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Section 5334 of Act 112 deals with the appointment and duties of a guardian ad litem. Section 5335 deals with the appointment and duties of a child counsel.
In a custody dispute, a guardian ad litem ("GAL") represents the "best interests" of the child, while a child counsel represents the child's "legal interests". In other words, the GAL is appointed to help the court understand what is best for the child, while counsel would represent the child's wishes in court. The GAL will also convey the child's wishes to the court, but can contradict those wishes with her own assessment of the child's best interests.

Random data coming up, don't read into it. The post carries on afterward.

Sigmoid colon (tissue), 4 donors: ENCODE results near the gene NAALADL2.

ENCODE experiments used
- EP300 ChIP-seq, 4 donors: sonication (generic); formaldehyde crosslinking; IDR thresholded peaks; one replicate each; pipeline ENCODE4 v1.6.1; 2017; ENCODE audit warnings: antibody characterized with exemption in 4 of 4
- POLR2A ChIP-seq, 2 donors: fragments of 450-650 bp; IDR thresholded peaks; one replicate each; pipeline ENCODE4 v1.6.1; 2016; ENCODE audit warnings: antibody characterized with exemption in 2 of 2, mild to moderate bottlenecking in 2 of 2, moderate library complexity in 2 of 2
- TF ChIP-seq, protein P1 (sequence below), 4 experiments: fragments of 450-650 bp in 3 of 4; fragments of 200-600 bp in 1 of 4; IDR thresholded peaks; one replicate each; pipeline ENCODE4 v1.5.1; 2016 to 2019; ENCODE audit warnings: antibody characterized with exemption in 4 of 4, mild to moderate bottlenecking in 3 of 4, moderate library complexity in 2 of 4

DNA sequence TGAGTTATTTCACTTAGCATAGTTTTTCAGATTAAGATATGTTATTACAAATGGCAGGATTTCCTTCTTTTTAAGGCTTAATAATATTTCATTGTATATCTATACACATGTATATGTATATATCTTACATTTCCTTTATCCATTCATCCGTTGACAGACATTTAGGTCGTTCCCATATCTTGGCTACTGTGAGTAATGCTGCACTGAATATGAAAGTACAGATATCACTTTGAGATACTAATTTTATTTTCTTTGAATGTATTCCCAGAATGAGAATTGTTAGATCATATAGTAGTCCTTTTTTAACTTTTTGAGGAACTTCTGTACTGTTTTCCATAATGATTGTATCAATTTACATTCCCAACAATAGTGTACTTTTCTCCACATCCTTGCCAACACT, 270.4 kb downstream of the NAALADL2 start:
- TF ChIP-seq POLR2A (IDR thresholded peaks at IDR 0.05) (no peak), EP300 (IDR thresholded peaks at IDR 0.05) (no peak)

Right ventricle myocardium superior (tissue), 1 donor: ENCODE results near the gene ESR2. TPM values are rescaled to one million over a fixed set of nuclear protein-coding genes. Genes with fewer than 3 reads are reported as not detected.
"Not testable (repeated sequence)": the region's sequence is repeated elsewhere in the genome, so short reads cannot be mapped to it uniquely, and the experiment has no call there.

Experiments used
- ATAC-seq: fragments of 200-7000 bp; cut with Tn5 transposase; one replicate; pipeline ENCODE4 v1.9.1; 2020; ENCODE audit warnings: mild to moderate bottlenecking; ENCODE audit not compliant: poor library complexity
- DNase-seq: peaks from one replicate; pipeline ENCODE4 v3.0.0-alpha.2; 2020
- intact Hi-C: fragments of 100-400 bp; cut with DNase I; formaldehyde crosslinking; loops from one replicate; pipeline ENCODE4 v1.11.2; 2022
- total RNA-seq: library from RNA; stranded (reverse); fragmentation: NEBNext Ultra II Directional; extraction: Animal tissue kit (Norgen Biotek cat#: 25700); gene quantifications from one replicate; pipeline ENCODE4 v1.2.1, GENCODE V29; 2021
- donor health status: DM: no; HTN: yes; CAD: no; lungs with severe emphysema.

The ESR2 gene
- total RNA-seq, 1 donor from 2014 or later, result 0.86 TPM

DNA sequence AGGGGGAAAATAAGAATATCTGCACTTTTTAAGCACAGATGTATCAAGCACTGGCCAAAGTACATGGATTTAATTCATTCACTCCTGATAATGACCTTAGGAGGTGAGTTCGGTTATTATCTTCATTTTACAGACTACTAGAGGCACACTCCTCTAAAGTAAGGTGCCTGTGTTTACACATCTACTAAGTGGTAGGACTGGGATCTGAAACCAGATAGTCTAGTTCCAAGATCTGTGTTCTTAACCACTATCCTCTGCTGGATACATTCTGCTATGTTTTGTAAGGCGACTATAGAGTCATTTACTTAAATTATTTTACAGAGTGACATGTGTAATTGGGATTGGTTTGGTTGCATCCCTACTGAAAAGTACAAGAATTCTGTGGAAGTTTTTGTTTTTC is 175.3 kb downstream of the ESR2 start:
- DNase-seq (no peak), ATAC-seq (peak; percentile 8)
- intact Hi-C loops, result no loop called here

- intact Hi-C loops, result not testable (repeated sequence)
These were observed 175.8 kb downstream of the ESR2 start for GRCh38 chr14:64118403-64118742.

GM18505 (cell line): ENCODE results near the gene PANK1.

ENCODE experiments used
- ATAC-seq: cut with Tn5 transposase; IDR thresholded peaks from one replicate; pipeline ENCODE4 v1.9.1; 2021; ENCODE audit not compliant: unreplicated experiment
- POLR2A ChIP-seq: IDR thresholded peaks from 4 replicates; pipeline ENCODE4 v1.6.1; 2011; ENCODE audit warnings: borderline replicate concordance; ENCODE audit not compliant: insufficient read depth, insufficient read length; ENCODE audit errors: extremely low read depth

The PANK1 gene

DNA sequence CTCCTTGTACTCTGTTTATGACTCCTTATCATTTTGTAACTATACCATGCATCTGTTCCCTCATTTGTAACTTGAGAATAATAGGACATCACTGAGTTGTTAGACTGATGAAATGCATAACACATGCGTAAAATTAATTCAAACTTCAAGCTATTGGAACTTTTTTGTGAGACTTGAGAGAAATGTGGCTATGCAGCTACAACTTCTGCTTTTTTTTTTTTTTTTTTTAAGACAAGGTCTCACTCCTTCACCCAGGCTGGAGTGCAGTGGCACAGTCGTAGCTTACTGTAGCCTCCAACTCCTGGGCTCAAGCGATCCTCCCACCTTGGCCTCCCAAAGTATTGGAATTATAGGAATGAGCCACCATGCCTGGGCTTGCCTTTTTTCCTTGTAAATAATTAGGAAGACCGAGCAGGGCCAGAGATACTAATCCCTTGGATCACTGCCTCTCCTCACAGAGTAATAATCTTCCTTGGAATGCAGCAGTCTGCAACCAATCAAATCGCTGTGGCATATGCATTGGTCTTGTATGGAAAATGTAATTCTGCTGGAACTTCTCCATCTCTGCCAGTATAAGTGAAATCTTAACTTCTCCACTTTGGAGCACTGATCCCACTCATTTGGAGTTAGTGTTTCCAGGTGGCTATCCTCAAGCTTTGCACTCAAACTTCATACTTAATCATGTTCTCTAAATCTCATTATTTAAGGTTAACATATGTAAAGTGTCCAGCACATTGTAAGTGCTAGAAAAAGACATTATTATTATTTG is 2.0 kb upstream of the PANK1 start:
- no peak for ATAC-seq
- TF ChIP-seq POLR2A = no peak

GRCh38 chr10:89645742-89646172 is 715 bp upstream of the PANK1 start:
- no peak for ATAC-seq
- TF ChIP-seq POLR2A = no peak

In practice, a GAL is far more common. After all, a 10 year old child is not really in a position to rationally retain counsel to represent his legal position. The GAL will often issue a report on the child's best interests. Neither the GAL nor the child child counsel will generally testify himself. In either case, Act 112 permits the court to apportion costs for the GAL or counsel at it sees fit.
Act 112 does not represent a large change to prior custody practice, but it does create a basic framework for operating with a GAL or child counsel. Act 112 does say that a GAL must be appointed if "substantial" allegations of abuse are made and the GAL is needed to provide relevant information to the court.